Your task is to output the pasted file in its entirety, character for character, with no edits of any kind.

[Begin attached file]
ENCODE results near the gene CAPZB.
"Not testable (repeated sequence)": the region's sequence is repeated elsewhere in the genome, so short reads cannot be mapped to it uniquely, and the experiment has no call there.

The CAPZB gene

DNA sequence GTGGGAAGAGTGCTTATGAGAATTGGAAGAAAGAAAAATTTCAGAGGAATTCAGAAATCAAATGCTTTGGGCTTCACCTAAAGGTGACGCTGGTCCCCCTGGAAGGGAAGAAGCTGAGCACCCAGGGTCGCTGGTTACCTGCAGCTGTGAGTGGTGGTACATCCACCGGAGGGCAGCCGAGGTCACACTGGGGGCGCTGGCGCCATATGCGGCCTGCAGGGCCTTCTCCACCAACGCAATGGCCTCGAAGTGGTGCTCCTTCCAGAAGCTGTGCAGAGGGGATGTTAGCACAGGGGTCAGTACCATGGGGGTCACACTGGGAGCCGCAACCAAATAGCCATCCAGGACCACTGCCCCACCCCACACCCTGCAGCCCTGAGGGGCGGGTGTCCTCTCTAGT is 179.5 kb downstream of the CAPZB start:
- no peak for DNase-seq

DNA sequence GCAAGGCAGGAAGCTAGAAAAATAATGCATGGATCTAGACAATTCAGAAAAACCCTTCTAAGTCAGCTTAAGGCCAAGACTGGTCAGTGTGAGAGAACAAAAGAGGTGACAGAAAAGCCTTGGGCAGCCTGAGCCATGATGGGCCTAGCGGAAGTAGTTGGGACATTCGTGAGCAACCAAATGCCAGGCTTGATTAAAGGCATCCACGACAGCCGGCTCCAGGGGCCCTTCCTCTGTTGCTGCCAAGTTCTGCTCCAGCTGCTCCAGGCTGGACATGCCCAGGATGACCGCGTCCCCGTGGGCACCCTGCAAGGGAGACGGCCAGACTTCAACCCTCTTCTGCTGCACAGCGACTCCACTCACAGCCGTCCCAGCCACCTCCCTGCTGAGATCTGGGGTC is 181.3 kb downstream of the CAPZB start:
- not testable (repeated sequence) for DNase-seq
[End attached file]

ENCODE results near the gene CAPZB.
"Not testable (repeated sequence)": the region's sequence is repeated elsewhere in the genome, so short reads cannot be mapped to it uniquely, and the experiment has no call there.

The CAPZB gene

DNA sequence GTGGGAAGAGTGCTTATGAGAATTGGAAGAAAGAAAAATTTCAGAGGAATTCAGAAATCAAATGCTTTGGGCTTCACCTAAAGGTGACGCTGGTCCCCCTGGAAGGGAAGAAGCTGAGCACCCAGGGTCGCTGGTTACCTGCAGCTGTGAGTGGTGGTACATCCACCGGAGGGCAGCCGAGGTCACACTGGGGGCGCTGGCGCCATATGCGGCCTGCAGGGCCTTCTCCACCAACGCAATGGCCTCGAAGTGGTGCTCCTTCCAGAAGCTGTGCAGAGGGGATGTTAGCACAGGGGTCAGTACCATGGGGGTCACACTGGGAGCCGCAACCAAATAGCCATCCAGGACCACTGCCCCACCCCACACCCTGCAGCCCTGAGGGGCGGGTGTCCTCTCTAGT is 179.5 kb downstream of the CAPZB start:
- no peak for DNase-seq

DNA sequence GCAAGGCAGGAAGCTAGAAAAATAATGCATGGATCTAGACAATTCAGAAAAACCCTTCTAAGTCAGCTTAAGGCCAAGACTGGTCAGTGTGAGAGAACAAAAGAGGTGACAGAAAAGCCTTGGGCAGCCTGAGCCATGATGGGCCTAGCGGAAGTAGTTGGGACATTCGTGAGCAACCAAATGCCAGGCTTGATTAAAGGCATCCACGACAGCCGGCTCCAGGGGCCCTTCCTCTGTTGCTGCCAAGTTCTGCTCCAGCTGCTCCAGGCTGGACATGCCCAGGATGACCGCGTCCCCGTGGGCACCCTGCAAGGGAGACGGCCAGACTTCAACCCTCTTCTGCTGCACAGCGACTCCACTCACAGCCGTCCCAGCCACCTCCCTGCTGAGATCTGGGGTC is 181.3 kb downstream of the CAPZB start:
- not testable (repeated sequence) for DNase-seq